Tuesday, May 24, 2011

Book Twenty-Eight - I Capture The Castle - Part Two

Dodie Smith
I loved this book. It took about 60 pages to get into it and then I couldn't put it down. I love the characters! I Capture The Castle contains truth, humor, mystery and love.

I'd heard several people say Cassandra is a magnificent narrator but I didn't guess that the novel is told in first person through journal entries. Smith uses this so effectively that I didn't feel I was missing anything even though I only had one person's point of view. Cassie is one of those teenagers who was born an old soul. She has tremendous insight yet she also has the limited view inherent in being a teenager.

The book was published in 1948 and set in the English countryside. Smith's descriptions are magnificent - she seems to blend her description into the narrative so flawlessly that I felt as if I were seeing everything as Cassie did. I wanted to learn more about Smith and discovered that she wrote The Hundred And One Dalmatians! She began as a playwright. (Why is it spelled "playwright?" Shouldn't it be "playwrite?") She wrote I Capture The Castle while living in the US, which explains her cute little tangents into the cultural differences between the British and the Americans.

Cassie is quite an honest narrator. As she imagines receiving her first kiss, she fantasizes the entire scene - what he will say, what she will say, etc. And she even realizes that the reality can never match the fantasy! Of course the man never says anything as good as she imagined him saying. Even at her age she grasps the difference between fantasy and reality. Later in the book her fantasies become so strong that she feels exhausted after indulging in one. She knows she is tormenting herself but doesn't want to stop.

This is not Cassie's only flaw. She sees the duplicitous acts others commit but does not admit to her own.  Despite her insight, she definitely has a naive side - but then, she's seventeen.

The Vicar! I love him - there's one scene in which he is very Dumbledorian with Cassie - leading her gently along her own path of thought and then allowing her to work out the answer for herself. And Stephen! Oh how I love Stephen. So selfless and so devoted.

The ending was unsatisfying but real. Do we choose who we love? Cassandra would say no. But how many times does the person you fall in love with fall in live with you? When is simple companionship enough?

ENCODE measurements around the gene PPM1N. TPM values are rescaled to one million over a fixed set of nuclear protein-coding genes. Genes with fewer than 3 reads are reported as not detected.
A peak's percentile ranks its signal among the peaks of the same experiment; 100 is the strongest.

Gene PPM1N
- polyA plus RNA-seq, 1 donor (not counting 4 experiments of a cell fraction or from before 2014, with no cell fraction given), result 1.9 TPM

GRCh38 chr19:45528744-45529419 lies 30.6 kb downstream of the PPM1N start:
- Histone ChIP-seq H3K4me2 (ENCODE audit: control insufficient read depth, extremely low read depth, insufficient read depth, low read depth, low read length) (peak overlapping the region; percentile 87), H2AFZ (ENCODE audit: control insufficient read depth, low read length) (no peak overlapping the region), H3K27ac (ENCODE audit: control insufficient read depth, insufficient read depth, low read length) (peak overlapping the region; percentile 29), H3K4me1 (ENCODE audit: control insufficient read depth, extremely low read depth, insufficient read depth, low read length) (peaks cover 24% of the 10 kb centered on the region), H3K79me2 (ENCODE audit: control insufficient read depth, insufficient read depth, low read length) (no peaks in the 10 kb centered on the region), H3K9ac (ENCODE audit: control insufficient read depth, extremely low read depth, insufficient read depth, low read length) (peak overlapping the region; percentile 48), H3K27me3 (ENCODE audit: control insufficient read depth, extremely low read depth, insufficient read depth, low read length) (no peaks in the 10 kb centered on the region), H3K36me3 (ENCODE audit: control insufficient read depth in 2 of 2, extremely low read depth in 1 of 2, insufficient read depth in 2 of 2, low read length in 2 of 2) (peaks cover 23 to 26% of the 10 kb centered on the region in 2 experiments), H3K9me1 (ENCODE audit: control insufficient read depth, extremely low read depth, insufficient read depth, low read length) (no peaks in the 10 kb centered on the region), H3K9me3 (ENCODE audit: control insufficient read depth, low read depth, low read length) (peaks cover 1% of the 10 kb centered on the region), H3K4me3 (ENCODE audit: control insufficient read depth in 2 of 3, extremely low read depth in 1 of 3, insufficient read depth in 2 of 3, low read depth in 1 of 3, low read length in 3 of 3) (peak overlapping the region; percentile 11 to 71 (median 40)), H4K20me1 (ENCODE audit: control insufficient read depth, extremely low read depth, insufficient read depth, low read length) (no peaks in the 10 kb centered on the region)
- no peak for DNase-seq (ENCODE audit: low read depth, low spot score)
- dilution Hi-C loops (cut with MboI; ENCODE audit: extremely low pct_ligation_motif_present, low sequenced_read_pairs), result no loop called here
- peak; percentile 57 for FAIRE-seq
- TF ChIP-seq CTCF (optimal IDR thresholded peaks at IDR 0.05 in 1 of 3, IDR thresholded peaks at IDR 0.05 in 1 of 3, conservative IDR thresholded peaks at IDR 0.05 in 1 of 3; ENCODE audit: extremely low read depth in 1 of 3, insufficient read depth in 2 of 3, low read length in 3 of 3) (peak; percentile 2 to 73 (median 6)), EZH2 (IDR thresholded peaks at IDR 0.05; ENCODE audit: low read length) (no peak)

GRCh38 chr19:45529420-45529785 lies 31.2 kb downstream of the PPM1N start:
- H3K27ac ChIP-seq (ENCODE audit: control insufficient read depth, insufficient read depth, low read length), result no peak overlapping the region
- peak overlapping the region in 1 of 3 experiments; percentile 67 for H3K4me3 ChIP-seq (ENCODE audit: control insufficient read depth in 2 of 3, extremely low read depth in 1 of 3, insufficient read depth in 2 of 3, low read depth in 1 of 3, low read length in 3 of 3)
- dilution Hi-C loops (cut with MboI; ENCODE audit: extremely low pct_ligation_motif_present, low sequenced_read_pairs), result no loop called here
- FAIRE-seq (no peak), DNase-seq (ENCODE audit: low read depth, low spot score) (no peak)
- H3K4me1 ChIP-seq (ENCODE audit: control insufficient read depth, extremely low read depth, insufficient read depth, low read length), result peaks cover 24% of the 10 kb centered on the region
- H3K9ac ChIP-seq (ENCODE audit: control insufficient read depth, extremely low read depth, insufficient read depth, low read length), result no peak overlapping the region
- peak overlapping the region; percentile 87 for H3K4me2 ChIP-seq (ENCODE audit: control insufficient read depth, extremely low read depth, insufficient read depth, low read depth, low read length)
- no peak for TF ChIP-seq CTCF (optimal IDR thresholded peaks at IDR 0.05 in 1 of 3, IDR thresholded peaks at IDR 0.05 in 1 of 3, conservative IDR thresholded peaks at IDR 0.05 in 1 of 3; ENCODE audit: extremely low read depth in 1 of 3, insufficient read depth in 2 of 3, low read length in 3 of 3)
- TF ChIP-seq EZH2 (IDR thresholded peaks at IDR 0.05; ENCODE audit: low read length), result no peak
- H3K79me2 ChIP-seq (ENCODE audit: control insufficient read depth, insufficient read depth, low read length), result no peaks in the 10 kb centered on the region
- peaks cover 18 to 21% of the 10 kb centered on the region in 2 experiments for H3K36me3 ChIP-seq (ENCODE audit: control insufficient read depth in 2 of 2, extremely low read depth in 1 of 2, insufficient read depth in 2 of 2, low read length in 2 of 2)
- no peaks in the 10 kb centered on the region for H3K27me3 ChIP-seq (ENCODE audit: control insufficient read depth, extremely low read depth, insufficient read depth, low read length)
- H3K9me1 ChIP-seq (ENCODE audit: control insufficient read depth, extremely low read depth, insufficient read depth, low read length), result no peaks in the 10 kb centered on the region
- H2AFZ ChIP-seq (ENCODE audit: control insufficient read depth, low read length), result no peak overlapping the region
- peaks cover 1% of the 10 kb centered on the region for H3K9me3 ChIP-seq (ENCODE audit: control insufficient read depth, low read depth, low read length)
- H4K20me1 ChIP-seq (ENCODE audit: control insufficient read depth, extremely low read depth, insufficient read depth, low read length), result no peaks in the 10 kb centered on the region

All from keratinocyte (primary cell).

Oh, and calf-love instead of puppy-love? Was that the saying back then?

I was intrigued by Heloise and Abelard. I thought it was a literary reference, so I checked them out. It turns out that they are real people in the 12th century who had a doomed love. Seems to fit as Heloise is the dog and Abelard the cat.

A couple of favorite passages - 
... miserable people cannot afford to dislike each other. Cruel blows of fate call for extreme kindness in the family circle. 
A year ago I would have made a poem out of that idea. I tried to, yesterday, but it wasn't any use. Oh, I could think of lines that rhymed and scanned but that is all they were. I know now that is all my poems ever were, yet I used to feel I could leap over the moon when I had made one up. I miss that rather.  
That's a perfect metaphor for life, isn't it? We grow up and must put behind the things of youth, including some we cherish.

Mini-tangent - scanning means a poem meets the requirements for feet and syllable stresses - as in sonnets and iambic pentameter. I know what those things are but have never been terribly interested in them. I can appreciate poetry but am not much adept at the technical side (another reason Shakespeare was genius - he managed to jump through all those technical hoops and still write brilliance). I can write a fair haiku, but that's about it.

I also watched the 2003 adaptation of the novel on Netflix. I loved it, and cried at the end just like I did at the end of the book. Romola Garai plays Cassandra, and she's the one who helped me finally like Emma Woodhouse - in the 2009 adaptation of Emma. Both are from the BBC. By the way, how cool is it that Smith mentions Jane Austen?!



  1. I read this for the first time last year and fell compeltely in lvoe with it! I'm so glad you did too.

  2. I'm about page 60 right now. Good to know it picks up. I'm enjoying the characters, but it has been a little slow so far. I will definitely come back and read the full review once I finish it. I'm so glad you loved it. I'm really looking forward to seeing the movie when I finish it as well.

  3. I'm so glad you loved this one, too! It was one of my favorites so far this year.

  4. I finished this today, so I thought I'd come back and read your complete review. I loved Stephen too! What a sweet boy and so dedicated to Cassandra without ever pressuring her.

    The ending was a bit abrupt. The romantic in me wishes it would have ended differently, but I really think the author did the right thing. It was realistic, albeit a little sad.

  5. This one is in both of our top 5 for a reason! It is such a realistic look at love....the truth that love can be painful, but that it is still worth it! We are so glad you loved it! The audio version of this is amazing as well!